A Brain Teaser from SWALEC

As I wend my way Brightonwards after a week in Wales, I thought I’d request your assistance in deciphering part of a letter I received from SWALEC, the company that supplies gas and electricity to my Cardiff residence.

If anyone out there can explain the logic that leads from a credit of £163.54 to an increase in my monthly payment – other than the obvious one that SWALEC are trying it on – I’d be most grateful!

5 Responses to “A Brain Teaser from SWALEC”

  1. There might be a problem with the estimate, but neither is it stated that their prices will not increase, so that might be a reason.

    Feel free not to answer, but why do you still have a residence in Cardiff?

    • telescoper Says:

      The letter states that I am carrying forward a credit of £163.54 because I have used much less electricity in the past year than they expected. This amount is now owed to me.

      Let’s set aside the reliability of the “estimate” (which is actually inflated by a factor two) and accept that I will use electricity to the value of £208.05.

      The net amount I will owe next year is therefore £208.05-£163.54=£44.51. That is the figure I expected to see in the letter, not the £196.05 that’s actually there and for which I can find no justification.

      • It’s probably just complete rubbish, as you suspect, but of course one must know what the “applicable prices” are.

      • Yes, but you have resorted to traditional mathematical logic here. The SWALEC mathematicians appear to have broken free from the old constraints…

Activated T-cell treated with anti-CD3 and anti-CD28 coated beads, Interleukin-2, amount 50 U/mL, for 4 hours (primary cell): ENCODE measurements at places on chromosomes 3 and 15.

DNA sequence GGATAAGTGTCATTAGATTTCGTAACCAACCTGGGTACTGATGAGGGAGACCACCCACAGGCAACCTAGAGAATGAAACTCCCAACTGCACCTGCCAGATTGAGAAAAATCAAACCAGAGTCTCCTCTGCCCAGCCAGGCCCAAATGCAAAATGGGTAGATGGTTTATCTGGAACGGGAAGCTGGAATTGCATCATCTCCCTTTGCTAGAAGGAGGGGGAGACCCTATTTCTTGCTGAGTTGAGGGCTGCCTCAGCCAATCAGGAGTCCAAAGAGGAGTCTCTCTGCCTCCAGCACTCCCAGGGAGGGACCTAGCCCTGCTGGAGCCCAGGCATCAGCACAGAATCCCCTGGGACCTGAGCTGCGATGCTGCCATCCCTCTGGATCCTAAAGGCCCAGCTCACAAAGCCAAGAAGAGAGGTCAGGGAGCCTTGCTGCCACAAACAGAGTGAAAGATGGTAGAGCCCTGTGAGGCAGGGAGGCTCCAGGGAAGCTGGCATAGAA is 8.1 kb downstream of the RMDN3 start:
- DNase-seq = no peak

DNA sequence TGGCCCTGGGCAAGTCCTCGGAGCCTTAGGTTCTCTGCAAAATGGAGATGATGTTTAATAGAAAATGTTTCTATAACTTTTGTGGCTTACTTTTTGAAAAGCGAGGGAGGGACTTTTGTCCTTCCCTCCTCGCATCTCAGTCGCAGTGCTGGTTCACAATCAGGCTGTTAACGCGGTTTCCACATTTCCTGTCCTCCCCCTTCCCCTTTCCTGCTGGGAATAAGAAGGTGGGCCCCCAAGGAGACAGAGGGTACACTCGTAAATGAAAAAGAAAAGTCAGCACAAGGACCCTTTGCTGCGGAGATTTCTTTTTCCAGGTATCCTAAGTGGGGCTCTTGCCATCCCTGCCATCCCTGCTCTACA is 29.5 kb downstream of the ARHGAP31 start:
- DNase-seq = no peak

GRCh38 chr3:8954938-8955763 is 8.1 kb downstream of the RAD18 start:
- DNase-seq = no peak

The thing to do would be to contact them via the electric telephone. They will put you on hold long enough for it to start making some kind of sense.

  2. Andrew Liddle Says:

    It’s a genius calculation, no doubt. But your false premise is to believe that they are trying to do a calculation that would put your account in balance. Instead they want to keep your account substantially in credit, so they can help themselves to the interest on your cash, and to protect themselves against future default. As an exercise, you could try and use the information to work out what their target is for how far into credit they want you. Looks to me like it is about 150 pounds credit, which seems to be the position they have already successfully manoeuvred you into and are now trying to preserve.

    By contrast your target is to get into debit as far as possible. Maybe you should just cancel the standing order completely and see how long it is before they complain. I can’t see that they would have any basis to do so while your account remains in credit.

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